Nowadays, there are numerous biking apps that can make your mobile phone integral to your bike ride. Using it for directions or music is obvious, but a good phone can also excel at tracking and managing e-bike systems. The trick is integrating your phone into the trip, rather than fumbling with it in a pocket. In addition, good bike mount keeps your phone visible but safe, and makes the riding experience safer and easier for you. COBI, short for COnnected BIking, is built by experienced engineers that love riding bikes, so they get it. The company is launching in 35 countries and has just begun to ship to consumers.
COBI is a connected biking system perfect for commuting, touring, and e-biking. The core piece of hardware is a smart cellphone mount with a built-in portable charger powerful enough to top off an iPhone about four times. There’s an integrated automatic front light and an optional rear light that functions as both turn signal and accelerometer-controlled brake. With this, the COBI app covers just about everything: routes with turn-by-turn, music, weather, basic theft protection, and e-bike systems dashboard to start, all suited to bikes and biking.
Scott Kaier, COBI’s rep told Digital Trends, “What [COBI] has done is enhance the cycling experience by providing similar connectivity to what you would find in a modern automobile. Pace through a playlist, make phone calls, get navigation, you can now do that on your bicycle thanks to COBI.”
Andreas Freitag, COBI’s CMO explained his team approached development from a different angle. “We developed user experiences and digital connectivity experiences for Audi and other German automakers. We’re user experience designers,” Freitag said. But they are also cyclists. They wanted a convenient all-in-one product without reinventing the wheel.
Kaier pointed out there was no reason to build a device with a screen when you already have one. “Plug your smartphone in and use that as the interface.” Phones up to six inches snap securely into the mount using a waterproof case that comes with COBI. The mount itself fits the center most bar-stem setups, and a road bike-specific mount is on the company’s to-do list. This keeps the app in easy view (for emergencies, keep your eyes on the road!) and your phone charged. If you prefer not to have your phone on your bars, COBI connects via Bluetooth so you can keep it tucked away.
The COBI app is the interface, controlled via the obligatory handlebar remote. It lets users set a route, select a playlist, set up speed dial (no need to go through your contacts when riding and risk distraction), check the weather, and more. COBI acts as a hands free device, which allows for integration with programs (like Apple Playlist) that are usually closed to other apps. Freitag said, “It’s not about replacing other apps, it’s about improving them.” COBI company plans to integrate other apps over time, but for now all the apps you’d usually run can still play in the background. Integral ones like Spotify can be controlled by COBI, and other navigation apps could learn a thing or two.
The navigation feature is designed for cycling, as opposed to other apps that were designed for walking or driving and are slowly integrating biking. Google Maps, for example, will offer a few routes that vary based on time. COBI tackled routing a little differently, offering route variety by type rather than strictly by time. Enter your destination, and the COBI app will show the fastest, shortest, and quietest routes.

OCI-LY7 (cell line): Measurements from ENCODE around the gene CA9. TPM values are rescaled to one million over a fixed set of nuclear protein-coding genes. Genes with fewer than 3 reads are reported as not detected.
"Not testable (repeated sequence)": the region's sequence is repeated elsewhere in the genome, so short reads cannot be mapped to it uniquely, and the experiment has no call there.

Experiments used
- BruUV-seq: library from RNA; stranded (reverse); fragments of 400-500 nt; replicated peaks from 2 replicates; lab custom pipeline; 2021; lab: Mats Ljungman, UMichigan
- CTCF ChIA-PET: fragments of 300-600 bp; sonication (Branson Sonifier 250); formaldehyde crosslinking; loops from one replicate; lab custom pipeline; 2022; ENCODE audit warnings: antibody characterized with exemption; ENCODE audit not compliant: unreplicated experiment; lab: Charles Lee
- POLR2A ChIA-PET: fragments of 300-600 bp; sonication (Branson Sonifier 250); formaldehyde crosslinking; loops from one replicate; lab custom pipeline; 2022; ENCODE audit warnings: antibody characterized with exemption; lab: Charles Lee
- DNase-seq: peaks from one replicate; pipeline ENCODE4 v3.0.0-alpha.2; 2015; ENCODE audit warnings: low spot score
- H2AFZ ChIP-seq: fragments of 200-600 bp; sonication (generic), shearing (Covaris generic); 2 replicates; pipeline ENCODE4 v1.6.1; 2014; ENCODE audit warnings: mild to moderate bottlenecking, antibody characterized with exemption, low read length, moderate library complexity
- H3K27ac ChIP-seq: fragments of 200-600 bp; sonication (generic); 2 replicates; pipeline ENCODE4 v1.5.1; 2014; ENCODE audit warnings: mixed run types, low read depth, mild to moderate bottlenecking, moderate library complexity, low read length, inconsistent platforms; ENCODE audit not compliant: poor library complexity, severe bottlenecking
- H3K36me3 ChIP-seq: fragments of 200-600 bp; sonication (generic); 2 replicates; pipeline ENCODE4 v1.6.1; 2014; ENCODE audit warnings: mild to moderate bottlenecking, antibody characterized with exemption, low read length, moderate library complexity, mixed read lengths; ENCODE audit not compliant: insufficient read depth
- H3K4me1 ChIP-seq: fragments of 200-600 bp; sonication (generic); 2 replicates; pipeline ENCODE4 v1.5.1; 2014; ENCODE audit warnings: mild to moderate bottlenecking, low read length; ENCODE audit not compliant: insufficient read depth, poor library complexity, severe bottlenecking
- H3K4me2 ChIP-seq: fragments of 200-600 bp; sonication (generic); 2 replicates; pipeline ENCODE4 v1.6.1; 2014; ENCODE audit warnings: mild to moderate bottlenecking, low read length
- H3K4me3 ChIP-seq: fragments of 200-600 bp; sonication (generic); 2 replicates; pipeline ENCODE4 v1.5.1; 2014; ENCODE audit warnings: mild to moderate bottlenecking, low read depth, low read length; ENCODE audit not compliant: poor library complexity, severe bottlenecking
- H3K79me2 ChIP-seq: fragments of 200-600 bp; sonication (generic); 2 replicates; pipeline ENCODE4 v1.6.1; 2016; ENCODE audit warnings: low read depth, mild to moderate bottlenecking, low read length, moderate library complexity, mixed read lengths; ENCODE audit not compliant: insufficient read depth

And no, shortest and fastest are not necessarily the same thing. For instance, “The shortest route could have a lot of stop signs,” Freitag said. As with a car, cyclists are supposed to stop at stop signs and red lights, which would translate to a slower ride than using a closed bike lane next to a highway. COBI uses Open Street Map data to choose route types.
But that’s not all; the routing also takes weather data sourced from AccuWeather into account. This is pivotal for longer trips — it would suck to head out for a bike tour without waterproof gear and end up drenched. “If you’re going on a two hour trip, you want to know what the weather is at the end of it,” Freitag said. COBI will show you when and where the rain (or snow, or impenetrable fog) will start along your route via a ride weather display — a nice feature this cyclist writer hasn’t seen handled so neatly before.
The COBI hub charges via micro USB, and attaches to the bars with a specialized Allen bolt. The mount doesn’t lock to your bars with a proprietary key, but it is linked to your phone and won’t work without it. The industrious thief with the right key will find the device useless and unsellable. But, if you set the device to alert you when jiggled, there’s the possibility of catching a thief red-handed. Keep in mind, COBI is not a security device, but it should help bikers feel more secure.
Those with e-bikes get all this plus drive and battery integration, which means riders can view and control their bike status from their phone. In that case, the drive could be disabled in the case of theft.
Other apps, like Strava, simply run in the background. The COBI app also functions as a basic bike computer, tracking mileage and speed. “The beautiful thing about this whole approach, it’s all app based, so you get new features all the time, and you don’t have to buy a new device,” Freistag said. “It’s basically just getting better all the time.”
COBI began as one of the most successful bike projects on Kickstarter with options as low as $115, and is now shipping to continental Europe. Hop on COBI’s website to join the mailing list.